Before you start building your visualizations and dashboards, you will want to be aware of what choices might impact performance in your workbooks on Tableau Desktop, Tableau Online, and Tableau Server.

This checklist is intended to make you aware of things you will want to consider related to workbook performance. Remember that all environments are different and there is no simple cure for workbook performance. The items below are areas to explore. Any given item may not apply to your situation or be the cause of poor performance. Always test what helps in your specific case.

General tips

This general list of considerations is a start in learning how to approach optimizing workbooks. It comes from the TL;DR page in the Designing Efficient Workbooks(Link opens in a new window) whitepaper.

  • The cleaner your data is and the better it matches the structure of your questions, the faster your workbooks will run and the happier your life will be. Only connect to the data that you need for analysis.

  • Extracts are a quick and easy way to make most workbooks run faster. If you don’t need real-time data and aren’t working over billions of rows of data, you should try them.

  • The majority of slow dashboards are caused by poor design—in particular, too many charts on a single dashboard, or trying to show too much data at once. Keep it simple. Allow your users to incrementally drill down to details, rather than trying to show everything then filter (guided analysis).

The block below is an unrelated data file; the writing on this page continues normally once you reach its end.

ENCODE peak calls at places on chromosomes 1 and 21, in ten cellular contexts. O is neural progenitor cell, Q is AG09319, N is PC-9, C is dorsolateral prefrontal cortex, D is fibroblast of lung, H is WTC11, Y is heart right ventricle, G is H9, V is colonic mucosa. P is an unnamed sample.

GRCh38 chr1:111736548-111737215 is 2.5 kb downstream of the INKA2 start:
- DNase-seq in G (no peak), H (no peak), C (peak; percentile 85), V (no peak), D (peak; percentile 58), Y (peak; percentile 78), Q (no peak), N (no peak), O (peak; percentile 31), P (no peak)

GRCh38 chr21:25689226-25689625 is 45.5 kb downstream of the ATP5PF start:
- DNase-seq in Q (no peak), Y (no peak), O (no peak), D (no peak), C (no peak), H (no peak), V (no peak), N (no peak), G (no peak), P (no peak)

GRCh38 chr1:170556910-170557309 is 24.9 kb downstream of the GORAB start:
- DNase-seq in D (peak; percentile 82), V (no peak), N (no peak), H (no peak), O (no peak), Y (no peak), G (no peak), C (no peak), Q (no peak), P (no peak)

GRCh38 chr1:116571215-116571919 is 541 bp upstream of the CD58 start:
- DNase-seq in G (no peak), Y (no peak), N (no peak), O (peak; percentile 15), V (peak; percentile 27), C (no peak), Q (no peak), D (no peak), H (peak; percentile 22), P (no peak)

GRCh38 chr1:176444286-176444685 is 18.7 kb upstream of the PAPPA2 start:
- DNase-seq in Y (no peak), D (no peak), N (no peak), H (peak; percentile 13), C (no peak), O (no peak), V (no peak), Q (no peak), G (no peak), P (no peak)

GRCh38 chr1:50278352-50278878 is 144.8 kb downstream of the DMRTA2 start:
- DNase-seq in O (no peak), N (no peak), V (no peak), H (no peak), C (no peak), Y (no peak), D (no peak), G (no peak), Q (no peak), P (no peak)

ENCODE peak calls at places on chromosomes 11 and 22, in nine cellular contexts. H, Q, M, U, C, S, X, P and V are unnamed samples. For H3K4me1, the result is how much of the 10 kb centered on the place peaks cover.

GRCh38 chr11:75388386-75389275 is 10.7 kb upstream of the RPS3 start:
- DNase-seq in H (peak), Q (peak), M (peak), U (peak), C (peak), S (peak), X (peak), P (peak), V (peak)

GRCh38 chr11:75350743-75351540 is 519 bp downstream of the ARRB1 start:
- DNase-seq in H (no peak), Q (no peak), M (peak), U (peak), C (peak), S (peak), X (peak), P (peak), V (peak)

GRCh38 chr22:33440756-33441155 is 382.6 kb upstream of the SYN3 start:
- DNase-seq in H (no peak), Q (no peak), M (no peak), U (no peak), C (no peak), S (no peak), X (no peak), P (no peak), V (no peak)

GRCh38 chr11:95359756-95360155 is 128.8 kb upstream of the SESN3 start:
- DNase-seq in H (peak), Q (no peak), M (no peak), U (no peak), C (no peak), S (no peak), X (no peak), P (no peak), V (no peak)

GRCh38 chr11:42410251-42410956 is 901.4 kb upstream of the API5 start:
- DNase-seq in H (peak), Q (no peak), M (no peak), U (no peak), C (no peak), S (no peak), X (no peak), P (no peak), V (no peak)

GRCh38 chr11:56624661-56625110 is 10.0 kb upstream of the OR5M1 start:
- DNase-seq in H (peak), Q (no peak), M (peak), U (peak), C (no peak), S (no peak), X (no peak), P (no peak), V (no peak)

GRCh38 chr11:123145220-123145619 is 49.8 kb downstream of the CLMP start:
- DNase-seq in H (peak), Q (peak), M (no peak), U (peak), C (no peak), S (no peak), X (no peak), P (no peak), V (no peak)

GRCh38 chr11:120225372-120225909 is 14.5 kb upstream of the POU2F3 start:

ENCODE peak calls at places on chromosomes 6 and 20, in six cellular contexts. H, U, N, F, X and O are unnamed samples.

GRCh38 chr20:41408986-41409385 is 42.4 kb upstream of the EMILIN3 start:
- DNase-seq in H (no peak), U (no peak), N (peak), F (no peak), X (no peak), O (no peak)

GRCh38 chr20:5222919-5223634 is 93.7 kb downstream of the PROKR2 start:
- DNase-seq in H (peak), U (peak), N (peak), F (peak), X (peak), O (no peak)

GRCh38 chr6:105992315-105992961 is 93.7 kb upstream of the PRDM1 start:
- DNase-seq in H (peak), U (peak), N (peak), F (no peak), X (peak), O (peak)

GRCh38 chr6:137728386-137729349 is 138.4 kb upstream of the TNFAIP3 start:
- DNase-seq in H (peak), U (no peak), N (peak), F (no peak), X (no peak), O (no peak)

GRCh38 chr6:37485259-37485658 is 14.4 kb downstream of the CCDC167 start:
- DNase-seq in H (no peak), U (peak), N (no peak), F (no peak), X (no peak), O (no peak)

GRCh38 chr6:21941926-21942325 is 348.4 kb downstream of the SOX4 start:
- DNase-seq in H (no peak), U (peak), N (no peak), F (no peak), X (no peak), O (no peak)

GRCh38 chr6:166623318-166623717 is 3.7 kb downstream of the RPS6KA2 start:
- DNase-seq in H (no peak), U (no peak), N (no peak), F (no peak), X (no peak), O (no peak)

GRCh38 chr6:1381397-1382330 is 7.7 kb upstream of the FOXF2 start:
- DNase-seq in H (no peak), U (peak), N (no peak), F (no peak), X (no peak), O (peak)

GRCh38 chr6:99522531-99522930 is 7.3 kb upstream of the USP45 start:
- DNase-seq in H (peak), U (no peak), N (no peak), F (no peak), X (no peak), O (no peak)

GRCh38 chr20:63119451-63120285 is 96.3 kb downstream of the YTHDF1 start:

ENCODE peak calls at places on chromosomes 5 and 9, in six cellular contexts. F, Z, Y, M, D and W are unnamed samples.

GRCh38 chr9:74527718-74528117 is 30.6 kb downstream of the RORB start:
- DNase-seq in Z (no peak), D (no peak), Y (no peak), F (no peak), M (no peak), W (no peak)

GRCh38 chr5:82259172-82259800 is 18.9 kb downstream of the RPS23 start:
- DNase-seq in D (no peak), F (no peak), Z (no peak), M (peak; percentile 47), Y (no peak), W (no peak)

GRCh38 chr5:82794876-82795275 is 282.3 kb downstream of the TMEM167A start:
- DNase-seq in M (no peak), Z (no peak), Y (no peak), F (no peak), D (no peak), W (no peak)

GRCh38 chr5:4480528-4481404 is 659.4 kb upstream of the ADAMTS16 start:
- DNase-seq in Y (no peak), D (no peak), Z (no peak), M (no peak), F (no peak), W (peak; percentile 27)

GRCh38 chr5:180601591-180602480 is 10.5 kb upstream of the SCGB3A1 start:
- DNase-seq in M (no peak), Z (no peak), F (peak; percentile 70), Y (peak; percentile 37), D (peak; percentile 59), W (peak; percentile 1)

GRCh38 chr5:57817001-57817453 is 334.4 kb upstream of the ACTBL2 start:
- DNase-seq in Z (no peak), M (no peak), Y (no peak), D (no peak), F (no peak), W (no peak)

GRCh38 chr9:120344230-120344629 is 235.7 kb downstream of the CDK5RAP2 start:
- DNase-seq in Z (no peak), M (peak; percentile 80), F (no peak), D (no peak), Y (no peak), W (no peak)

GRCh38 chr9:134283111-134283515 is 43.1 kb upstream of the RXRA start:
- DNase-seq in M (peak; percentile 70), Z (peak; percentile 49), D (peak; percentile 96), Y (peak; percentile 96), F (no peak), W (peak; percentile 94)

• Don’t work with data you don’t need—both in terms of the fields you reference as well as the granularity of the records you return. Use filters, hide unused fields and aggregate.

  • While reducing the data, make sure you use filters efficiently.

  • Strings and dates are slow, numbers and Booleans are fast.

  • There is no silver bullet for inefficient workbooks. Start by looking at the performance recorder to understand where the time is going. Long-running queries? Lots of queries? Slow calculations? Complex rendering? Use insights to focus your efforts in the right direction.

  • Upgrading to the newest version may boost performance without needing anything else.

  • If it is slow in the data source, it will be slow in Tableau Desktop. If it is slow in Tableau Desktop, it will (almost always) be slow in Tableau Server.

  • Performance tuning is highly individualized to the context of your environment, data, analysis, and workbook. What works in one situation may not work in another--test and iterate to see what works in your specific case.

Data source and structure

  • Prepare your data to match the structure of your analysis before you connect to it in Tableau Desktop. Tableau Prep(Link opens in a new window) is a helpful tool for getting your data ready.

  • Enable support for referential integrity(Link opens in a new window).

  • Index the tables in your relational database.

  • Make sure database permissions support creating temp tables.

  • Connect with native database drivers.

  • Whenever possible, connect to an extract rather than a live data source.

  • Limit the amount of data that you bring into Tableau to what is necessary for your analysis.

  • Consider using aggregated extracts and extract filters.

  • Optimize extracts and hide unused fields before creating an extract.

  • Avoid using custom SQL.